News Releases

Entries for May 2009

Wildlife Conservation Society’s Bronx Zoo and New York Aquarium provide jobs, tax revenue, and pump millions of dollars into the local economyNEW YORK (May 28, 2009) – John Calvelli, Executive Vice President for Public Affairs of the Wildlife Conservation Society (WCS), testified today before the New York City Council’s Committee on Cultural Affairs about the tremendous economic importance of the Wildlife Conservation Society’s Bronx Zoo and New York Aquarium to the City, and the other NYC cultu...
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“I must also say that we must not be short-sighted in cutting resources to those institutions and organizations that contribute to our economic vitality and may well be part of the solution in restoring prosperity.” Frank J. Franz, Belmont Business Improvement District NEW YORK (May 27, 2009)—The following testimony was given by Frank J. Franz, Chairman of the Belmont Business Improvement District, to the New York City Council in support of the full restoration of funds for New York City’s 34 cu...
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WCS applauds the inclusion of forestry provisions in the American Clean Energy and Security Act, which paves the way to comprehensive climate change policy.
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WCS finds Vietnam’s commercial wildlife farms are hurting, not helping wildlife. A new report says the farms are a detriment to conservation efforts and enforcement.
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Landmark Legislation Paves Way to Comprehensive Climate Change Policy NEW YORK (MAY 21, 2009) - The Wildlife Conservation Society applauds U.S. Rep. Henry Waxman (D-CA) and U.S. Rep. Edward Markey (D-MA) of the House Energy and Commerce Committee for including provisions on forestry preservation in the American Clean Energy and Security Act. The provisions call for action to avoid the burning or cutting down of the world’s forests. Deforestation results in one-fifth of total greenhouse...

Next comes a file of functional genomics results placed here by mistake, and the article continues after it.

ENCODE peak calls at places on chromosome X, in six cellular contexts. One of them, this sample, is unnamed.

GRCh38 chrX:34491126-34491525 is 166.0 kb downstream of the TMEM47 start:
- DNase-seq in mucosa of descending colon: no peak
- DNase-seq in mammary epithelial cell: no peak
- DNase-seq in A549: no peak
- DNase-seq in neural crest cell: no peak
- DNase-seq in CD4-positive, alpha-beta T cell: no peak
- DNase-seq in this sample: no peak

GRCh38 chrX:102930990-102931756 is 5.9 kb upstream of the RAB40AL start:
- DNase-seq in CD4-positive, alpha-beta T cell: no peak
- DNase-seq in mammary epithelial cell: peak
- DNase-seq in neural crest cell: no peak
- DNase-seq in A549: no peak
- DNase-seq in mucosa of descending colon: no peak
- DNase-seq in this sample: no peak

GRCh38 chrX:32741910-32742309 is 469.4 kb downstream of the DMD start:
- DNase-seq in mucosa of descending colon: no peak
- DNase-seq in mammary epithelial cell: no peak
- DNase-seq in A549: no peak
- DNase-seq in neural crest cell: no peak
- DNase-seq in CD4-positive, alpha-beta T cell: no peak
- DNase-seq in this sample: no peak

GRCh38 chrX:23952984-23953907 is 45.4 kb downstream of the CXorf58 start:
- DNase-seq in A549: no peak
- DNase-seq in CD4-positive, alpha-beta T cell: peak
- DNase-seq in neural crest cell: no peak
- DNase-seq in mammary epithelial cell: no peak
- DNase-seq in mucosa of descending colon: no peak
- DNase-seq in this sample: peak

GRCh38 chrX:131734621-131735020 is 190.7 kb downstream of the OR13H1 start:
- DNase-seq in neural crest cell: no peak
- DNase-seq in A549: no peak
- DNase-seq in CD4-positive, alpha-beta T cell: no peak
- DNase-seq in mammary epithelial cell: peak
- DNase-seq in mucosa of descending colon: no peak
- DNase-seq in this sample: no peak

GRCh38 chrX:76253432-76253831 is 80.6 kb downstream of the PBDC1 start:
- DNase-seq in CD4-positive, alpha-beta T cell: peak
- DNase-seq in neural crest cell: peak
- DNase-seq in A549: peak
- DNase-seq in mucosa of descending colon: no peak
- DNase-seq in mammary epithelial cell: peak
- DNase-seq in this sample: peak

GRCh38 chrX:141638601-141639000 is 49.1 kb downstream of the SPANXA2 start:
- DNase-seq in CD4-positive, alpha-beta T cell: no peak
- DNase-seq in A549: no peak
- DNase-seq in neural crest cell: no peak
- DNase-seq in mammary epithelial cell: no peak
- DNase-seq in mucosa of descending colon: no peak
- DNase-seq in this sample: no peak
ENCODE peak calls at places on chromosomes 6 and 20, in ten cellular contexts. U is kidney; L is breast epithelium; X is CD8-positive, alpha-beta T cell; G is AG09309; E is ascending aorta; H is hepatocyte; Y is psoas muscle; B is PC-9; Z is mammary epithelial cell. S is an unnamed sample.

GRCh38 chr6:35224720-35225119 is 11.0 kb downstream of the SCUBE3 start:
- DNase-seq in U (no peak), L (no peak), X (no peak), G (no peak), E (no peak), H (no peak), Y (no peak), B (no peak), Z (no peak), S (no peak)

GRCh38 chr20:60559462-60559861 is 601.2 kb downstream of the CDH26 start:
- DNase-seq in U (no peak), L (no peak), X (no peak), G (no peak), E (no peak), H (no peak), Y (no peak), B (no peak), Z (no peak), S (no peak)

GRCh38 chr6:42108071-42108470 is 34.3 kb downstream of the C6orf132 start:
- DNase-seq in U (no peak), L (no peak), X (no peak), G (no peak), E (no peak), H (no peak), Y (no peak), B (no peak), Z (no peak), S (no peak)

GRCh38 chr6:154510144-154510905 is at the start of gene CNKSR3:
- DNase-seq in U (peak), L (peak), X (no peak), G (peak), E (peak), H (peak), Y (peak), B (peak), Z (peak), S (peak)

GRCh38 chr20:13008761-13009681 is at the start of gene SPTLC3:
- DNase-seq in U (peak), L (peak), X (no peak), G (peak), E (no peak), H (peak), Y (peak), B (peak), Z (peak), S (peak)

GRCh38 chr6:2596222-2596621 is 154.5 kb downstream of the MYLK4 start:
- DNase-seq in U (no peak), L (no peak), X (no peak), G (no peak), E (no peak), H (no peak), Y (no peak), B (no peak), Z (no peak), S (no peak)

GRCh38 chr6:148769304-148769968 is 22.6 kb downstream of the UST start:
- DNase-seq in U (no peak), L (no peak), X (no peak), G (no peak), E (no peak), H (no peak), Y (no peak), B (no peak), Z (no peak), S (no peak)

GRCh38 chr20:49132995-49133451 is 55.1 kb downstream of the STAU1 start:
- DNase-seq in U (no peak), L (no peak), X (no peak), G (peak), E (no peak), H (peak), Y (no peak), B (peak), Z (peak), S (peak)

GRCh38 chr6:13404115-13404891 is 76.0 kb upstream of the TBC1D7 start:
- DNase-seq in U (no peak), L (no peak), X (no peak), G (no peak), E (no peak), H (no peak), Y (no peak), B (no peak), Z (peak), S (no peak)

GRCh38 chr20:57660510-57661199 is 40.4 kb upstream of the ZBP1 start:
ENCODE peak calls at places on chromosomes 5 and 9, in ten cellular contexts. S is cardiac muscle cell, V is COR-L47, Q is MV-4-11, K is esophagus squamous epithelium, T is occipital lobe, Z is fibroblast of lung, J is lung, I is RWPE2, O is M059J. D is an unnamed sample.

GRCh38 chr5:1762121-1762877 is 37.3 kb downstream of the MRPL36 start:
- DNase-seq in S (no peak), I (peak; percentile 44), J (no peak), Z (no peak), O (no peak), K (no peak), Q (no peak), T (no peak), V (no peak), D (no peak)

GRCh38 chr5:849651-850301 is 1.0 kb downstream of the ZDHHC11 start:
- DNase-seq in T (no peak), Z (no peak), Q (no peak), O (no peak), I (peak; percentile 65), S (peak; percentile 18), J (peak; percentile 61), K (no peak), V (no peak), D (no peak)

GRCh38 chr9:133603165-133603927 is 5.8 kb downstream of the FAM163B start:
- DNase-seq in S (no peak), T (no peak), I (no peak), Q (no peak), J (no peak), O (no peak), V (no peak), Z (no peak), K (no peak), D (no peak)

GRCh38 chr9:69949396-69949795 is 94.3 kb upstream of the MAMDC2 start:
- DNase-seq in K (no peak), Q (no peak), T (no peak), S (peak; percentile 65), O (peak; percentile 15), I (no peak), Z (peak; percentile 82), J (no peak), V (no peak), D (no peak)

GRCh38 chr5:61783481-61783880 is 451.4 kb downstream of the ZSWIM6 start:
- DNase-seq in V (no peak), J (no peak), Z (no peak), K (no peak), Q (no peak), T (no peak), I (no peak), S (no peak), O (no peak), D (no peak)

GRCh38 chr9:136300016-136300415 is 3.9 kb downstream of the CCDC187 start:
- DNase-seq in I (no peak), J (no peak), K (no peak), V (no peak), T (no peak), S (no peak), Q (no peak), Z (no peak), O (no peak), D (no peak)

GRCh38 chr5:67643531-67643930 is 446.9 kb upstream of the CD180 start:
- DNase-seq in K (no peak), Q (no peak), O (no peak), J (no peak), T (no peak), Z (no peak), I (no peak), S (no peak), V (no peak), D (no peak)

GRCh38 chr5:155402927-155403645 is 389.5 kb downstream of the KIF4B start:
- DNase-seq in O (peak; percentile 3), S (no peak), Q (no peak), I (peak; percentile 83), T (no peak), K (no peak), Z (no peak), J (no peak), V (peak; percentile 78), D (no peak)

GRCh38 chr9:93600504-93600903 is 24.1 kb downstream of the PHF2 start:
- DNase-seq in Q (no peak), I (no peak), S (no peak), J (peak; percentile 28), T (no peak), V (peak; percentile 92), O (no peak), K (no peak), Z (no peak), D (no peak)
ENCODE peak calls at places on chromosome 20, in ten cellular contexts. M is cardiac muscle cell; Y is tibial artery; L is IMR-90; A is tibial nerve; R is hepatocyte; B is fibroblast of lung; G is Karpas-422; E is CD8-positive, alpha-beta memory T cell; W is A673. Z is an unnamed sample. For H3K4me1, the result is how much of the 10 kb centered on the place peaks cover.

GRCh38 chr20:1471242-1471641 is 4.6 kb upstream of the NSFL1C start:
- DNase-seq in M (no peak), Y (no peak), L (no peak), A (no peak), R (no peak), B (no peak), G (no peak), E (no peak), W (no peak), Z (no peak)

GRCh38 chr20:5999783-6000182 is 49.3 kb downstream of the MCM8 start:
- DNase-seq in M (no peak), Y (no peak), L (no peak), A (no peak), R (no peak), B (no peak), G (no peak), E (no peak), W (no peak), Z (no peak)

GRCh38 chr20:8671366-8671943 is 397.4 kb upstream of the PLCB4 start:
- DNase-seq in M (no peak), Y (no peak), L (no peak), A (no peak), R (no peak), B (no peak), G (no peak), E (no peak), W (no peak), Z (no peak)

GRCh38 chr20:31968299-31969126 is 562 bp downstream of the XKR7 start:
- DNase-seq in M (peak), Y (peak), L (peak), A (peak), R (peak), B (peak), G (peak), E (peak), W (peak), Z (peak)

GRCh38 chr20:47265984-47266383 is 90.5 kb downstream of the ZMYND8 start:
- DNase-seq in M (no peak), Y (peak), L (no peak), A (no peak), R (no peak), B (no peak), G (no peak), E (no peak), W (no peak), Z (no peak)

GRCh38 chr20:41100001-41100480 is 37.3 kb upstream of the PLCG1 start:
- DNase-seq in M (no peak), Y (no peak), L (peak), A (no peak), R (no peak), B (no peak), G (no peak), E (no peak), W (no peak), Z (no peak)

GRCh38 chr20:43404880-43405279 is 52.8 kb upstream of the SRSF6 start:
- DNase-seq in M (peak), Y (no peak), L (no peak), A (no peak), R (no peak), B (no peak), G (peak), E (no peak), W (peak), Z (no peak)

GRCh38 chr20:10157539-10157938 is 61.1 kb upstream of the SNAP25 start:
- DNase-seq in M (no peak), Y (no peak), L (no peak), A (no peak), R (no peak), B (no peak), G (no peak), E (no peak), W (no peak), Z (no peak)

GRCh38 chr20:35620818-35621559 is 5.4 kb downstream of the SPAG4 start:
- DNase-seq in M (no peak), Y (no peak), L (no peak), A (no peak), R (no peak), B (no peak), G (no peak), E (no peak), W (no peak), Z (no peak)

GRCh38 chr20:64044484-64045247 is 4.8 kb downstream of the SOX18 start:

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New report says farms are a detriment to conservation efforts & enforcement NEW YORK (May 21, 2009)—Commercial wildlife farms in Southeast Asia—where rare snakes, turtles, crocodiles, monkeys, and other species are bred and raised in captivity for the purpose of producing meat and wildlife products—do not alleviate the exploitation of populations in the wild. In fact, wildlife farms make the problem worse, according to a recent joint study by the Wildlife Conservation Society and Vi...
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It’s Not Only Fish That Need Coral Reefs WASHINGTON (MAY 20, 2009) The Wildlife Conservation Society (WCS) held a Congressional policy briefing today on Capitol Hill highlighting the need for better policies to protect the world’s coral reefs in the face of climate change. Featured speakers included WCS President and CEO Dr. Steven E. Sanderson, WCS Director of Marine Conservation Dr. Caleb McClennen, and WCS Senior Conservation Zoologist Dr. Tim McClanahan. Honorary hosts at the brief...
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Scientists discover the world’s largest nesting population of leatherback sea turtles on the beaches of Gabon. The finding offers new hope for the future of this endangered species.
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Wildlife Conservation Society applauds the launching of Coral Triangle Initiative at CTI Summit in Manado, Indonesia NEW YORK (MAY 15, 2009) On May 15, 2009, the Heads of State of Indonesia, the Philippines, Timor Leste, Papua New Guinea, Solomon Islands, and Malaysia, signed a “leaders declaration” to officially launch the Coral Triangle Initiative on Coral Reefs, Fisheries and Food Security (CTI-CFF). As part of this historic initiative, the six countries pledge “accelerated and colla...
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Bronx, NY – May 14, 2009 -- The Wildlife Conservation Society today released economic impact numbers showing that it generates about $414.6 million in economic activity in New York City annually, creating jobs, purchasing goods and pumping money into the cash registers of local businesses, many in underserved areas.A break down of the $414.6* million economic impact on NYC by WCS looks like this:$285,800,000, due to operational expenditures$76,200,000, due to capital expenditures$52,560,000, due...
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